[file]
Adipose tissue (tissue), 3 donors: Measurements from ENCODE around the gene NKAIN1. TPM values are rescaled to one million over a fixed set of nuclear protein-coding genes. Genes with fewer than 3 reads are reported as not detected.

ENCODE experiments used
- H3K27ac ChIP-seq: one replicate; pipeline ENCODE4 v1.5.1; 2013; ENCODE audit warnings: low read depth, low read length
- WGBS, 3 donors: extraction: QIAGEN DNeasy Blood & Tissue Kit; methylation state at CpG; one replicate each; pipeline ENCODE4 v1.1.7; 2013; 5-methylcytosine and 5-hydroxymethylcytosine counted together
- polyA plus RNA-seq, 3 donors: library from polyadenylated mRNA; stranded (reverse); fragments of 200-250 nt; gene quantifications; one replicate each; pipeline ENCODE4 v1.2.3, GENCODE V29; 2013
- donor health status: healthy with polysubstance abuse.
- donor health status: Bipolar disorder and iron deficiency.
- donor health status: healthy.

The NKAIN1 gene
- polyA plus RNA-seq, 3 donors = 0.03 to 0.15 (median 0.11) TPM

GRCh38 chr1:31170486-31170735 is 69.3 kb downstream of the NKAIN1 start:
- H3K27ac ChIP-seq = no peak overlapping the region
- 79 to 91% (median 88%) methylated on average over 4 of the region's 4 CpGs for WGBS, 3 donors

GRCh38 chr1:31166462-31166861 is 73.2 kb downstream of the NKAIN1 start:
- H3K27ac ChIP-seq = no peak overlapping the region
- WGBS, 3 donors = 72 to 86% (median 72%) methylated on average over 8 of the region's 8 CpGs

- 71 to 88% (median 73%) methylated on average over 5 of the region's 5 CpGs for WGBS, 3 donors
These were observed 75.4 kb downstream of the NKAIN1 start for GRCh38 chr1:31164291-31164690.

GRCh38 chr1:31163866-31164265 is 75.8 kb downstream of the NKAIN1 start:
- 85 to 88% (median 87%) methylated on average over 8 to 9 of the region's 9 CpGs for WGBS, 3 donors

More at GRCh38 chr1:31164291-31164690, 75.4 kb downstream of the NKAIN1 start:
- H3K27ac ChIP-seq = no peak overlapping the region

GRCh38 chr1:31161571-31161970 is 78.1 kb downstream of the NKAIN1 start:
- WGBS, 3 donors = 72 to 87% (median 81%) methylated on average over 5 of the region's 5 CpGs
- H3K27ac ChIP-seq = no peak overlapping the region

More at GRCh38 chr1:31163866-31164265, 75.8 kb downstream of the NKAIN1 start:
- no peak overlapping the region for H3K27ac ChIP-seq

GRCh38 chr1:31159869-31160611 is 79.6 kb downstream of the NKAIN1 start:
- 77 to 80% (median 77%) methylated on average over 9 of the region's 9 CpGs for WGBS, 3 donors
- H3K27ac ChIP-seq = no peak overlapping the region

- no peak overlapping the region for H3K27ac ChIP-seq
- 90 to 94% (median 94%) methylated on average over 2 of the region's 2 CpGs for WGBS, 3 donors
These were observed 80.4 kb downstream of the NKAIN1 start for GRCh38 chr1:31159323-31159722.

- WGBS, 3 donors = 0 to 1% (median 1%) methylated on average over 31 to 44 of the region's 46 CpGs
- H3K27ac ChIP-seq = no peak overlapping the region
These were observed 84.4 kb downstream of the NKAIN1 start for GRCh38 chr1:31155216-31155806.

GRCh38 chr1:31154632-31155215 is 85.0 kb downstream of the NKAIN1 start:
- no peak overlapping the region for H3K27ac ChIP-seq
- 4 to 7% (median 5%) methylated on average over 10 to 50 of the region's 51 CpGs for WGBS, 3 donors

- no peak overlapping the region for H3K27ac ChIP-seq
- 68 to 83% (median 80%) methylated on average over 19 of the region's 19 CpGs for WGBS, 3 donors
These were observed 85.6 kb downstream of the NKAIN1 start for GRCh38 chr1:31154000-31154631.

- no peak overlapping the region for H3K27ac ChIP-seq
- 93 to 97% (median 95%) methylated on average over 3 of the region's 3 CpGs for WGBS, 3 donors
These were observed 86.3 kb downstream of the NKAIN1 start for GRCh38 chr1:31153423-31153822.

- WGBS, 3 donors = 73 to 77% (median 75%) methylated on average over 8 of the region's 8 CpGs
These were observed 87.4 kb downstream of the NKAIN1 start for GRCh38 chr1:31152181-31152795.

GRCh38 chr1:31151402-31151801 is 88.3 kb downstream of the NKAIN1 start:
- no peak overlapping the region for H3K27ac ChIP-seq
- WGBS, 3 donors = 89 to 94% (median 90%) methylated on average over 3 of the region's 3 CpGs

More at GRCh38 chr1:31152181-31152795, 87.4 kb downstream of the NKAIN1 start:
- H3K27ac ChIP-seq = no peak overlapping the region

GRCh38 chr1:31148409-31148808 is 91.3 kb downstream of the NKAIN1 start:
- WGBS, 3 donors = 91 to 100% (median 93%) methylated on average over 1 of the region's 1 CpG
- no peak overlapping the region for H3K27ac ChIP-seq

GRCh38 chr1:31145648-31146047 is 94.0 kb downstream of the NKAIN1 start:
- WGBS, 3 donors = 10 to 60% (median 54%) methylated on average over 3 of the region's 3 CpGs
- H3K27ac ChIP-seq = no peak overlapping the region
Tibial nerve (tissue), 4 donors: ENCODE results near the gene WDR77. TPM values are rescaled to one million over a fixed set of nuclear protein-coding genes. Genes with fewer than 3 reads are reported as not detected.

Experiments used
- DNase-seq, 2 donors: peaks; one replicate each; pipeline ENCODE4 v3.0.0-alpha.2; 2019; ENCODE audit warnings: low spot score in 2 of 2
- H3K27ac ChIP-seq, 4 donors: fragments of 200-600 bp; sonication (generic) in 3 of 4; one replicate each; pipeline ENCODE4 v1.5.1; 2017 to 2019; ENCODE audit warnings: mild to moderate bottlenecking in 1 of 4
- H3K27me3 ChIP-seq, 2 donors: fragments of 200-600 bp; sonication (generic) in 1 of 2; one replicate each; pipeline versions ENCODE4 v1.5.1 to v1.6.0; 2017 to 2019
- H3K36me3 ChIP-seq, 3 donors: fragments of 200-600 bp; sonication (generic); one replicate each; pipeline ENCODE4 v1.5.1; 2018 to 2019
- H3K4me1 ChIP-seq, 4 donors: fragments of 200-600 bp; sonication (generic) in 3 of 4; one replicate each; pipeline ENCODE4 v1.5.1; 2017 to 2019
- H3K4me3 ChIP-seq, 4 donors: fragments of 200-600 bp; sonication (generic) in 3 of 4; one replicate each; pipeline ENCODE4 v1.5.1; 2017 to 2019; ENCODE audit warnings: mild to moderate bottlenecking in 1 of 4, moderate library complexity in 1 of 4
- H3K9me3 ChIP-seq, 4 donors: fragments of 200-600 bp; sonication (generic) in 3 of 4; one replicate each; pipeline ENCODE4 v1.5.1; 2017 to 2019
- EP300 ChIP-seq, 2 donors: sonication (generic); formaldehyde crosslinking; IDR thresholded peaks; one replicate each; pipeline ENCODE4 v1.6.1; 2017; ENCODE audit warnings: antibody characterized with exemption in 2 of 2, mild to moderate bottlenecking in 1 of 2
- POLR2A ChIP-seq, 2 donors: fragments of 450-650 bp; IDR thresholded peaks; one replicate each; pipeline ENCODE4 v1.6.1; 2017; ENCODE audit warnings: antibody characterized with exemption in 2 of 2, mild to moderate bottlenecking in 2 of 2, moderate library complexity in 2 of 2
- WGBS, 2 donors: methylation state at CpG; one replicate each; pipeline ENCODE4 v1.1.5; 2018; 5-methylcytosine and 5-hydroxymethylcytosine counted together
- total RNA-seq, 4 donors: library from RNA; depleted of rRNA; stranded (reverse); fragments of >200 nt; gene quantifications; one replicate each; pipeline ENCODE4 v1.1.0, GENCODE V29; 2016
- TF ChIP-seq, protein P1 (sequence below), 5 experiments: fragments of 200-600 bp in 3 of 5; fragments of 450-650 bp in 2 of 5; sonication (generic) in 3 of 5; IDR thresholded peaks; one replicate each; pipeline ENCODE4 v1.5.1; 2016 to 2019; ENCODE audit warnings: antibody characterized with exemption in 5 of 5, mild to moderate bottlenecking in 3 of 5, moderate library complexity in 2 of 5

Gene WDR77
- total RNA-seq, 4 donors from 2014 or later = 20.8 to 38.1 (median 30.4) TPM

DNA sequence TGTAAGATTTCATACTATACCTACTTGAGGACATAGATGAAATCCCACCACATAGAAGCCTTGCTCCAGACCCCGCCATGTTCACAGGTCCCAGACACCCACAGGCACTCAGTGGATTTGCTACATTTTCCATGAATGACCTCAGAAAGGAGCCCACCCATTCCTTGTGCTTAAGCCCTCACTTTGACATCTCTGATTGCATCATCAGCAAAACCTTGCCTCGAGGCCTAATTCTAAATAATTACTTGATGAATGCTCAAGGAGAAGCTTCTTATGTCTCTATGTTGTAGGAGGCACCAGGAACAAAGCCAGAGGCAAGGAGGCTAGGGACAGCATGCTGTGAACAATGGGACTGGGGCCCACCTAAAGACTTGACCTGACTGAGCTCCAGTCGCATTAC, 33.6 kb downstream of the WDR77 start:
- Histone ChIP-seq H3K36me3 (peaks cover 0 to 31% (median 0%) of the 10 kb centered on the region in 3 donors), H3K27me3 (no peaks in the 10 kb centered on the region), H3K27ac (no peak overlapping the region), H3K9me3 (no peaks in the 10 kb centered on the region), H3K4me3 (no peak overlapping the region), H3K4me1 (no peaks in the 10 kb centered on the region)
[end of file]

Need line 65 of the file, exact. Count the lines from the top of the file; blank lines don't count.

- H3K4me1 ChIP-seq, 4 donors: fragments of 200-600 bp; sonication (generic) in 3 of 4; one replicate each; pipeline ENCODE4 v1.5.1; 2017 to 2019